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South African Public Servants Strike Continues Amid Confusion

South African public servants have rejected the government's latest pay offer, but union leaders have hinted that could change. The strike continues to cripple government services, particularly education and health services.

There is confusion about how serious public service unions are about their rejection of the government's latest wage offer of a 7.5 percent pay rise, and a $110 housing allowance. The general secretary of the Congress of South African Trade Unions (COSATU), Zwelinzima Vavi, said the decision was overwhelming.

"And the overwhelming majority of them have rejected the government, and therefore the strike continues from their point of view," said Vavi.

But then the National Health and Allied Workers union said they had not fully polled their members. Vavi too appeared to suggest union leaders had come to the realization the government was struggling to identify the funds for its latest offer.

"We know that message and we know it has been there forever," added Vavi. "But also we know that government has been pushed and has been forced to scrape to the bottom of wherever they are taking the money from. But we also know everything else."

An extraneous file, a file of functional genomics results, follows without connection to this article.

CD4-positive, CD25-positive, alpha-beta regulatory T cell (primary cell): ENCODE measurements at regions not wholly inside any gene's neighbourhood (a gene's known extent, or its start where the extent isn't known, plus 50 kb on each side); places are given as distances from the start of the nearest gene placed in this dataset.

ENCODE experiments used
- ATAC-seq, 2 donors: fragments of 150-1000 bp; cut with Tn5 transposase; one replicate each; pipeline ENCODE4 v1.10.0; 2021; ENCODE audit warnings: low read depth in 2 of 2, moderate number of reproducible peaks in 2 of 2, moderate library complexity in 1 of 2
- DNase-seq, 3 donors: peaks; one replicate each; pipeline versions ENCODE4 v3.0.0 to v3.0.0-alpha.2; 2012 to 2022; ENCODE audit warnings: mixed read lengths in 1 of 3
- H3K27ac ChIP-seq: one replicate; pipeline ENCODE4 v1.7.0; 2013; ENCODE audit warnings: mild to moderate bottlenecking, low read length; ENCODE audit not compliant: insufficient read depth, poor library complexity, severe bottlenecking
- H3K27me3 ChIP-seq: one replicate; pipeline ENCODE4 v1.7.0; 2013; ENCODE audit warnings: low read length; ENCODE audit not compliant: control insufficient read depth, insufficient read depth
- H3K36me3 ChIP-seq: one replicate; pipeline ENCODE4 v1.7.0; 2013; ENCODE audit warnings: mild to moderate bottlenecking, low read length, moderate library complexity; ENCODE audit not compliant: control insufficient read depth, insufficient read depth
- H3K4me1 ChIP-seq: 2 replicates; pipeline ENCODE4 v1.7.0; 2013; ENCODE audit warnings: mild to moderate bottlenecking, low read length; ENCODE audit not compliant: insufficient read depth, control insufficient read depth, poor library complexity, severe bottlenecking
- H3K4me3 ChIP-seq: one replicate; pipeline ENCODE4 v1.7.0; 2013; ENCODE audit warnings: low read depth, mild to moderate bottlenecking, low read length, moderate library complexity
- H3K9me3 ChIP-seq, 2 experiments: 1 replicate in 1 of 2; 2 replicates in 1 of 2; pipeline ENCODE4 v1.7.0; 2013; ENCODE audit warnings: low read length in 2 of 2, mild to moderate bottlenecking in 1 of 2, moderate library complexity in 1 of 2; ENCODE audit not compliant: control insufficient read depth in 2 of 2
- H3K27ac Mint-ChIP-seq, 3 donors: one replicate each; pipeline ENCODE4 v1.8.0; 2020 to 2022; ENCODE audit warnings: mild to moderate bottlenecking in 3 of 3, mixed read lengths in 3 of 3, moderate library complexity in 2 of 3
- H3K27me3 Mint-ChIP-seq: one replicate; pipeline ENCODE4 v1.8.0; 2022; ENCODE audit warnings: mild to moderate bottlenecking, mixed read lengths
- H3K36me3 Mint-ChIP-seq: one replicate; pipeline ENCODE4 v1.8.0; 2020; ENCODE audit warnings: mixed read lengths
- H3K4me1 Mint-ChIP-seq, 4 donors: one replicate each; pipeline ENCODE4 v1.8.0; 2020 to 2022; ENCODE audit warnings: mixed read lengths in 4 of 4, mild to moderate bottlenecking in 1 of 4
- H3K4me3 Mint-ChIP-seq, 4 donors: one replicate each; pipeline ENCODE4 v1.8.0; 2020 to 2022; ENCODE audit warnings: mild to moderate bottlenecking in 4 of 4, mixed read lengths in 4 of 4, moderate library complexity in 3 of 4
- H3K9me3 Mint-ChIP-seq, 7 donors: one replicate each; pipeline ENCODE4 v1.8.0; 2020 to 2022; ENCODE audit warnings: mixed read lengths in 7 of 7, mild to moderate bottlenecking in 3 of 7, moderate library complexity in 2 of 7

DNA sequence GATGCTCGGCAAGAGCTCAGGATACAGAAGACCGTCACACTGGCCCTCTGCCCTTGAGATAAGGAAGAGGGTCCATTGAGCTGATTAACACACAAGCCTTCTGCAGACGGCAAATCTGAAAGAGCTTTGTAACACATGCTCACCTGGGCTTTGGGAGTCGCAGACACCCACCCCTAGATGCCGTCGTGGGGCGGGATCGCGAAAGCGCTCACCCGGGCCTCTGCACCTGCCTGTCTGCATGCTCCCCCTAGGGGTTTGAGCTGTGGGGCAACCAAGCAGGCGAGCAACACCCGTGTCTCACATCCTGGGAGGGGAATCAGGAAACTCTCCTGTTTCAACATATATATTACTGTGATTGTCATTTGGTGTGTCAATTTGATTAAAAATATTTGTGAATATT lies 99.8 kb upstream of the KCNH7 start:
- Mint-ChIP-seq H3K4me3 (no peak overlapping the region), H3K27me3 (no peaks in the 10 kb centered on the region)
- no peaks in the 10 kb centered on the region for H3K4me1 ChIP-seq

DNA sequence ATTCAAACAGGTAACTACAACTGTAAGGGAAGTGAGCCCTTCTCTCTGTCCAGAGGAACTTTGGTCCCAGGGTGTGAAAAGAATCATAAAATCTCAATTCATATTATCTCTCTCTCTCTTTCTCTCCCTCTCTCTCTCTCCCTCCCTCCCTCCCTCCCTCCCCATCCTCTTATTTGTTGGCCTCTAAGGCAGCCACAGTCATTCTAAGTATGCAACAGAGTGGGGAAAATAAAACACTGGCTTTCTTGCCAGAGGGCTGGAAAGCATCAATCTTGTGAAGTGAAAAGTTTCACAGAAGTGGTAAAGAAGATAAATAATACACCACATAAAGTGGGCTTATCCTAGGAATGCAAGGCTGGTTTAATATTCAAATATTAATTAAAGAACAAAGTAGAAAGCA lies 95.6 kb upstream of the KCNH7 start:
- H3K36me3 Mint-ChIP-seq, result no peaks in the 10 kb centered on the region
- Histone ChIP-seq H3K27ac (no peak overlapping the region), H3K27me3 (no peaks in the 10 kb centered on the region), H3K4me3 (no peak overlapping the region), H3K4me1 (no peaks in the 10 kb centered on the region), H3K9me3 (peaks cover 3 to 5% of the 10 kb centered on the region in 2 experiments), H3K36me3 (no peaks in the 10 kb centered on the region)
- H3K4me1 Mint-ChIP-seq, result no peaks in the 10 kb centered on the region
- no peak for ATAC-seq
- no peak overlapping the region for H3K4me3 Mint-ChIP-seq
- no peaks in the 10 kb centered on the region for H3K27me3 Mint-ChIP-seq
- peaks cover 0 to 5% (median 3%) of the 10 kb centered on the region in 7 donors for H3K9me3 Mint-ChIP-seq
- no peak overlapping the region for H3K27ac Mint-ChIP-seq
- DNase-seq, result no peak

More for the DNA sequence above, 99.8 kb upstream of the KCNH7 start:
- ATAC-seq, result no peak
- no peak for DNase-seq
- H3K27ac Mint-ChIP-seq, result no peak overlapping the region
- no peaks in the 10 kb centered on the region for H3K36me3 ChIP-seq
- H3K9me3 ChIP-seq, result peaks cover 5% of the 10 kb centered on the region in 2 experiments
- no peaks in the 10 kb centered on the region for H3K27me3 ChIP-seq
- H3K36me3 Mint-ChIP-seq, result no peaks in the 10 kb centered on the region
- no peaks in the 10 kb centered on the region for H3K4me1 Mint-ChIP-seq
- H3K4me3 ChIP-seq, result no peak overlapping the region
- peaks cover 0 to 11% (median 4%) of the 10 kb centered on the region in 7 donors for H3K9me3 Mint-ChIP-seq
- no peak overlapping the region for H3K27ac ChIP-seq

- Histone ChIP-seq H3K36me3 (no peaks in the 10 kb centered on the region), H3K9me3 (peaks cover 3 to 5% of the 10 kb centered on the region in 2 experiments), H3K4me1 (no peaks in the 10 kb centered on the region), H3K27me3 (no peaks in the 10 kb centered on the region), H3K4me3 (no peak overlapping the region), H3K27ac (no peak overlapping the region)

Public Services Minister Richard Baloyi says the government will have to cut other expenditures, saying one area would be to freeze planned new appointments. Unions have complained important services such as health and education are struggling to fulfill their mandate because there are too many vacancies.

Last year the salary increase for public servants was higher than the inflation rate; and this year, with inflation hovering between three and four percent; it will be more than double. Tony Twine, director of Econometrix, tells VOA that ratings' agencies are warning that if it continues, this trend will be very dangerous for the economy.

"It is what happens if we have four or five years of government wage increases at double the rate of inflation," said Twine. "That is when the ability to continue to service that expenditure on salaries and wages could become a genuine problem."

Meanwhile, workers in the motor manufacturing and related service industries are also out on strike, demanding a 15 percent pay hike. The employers have offered six percent.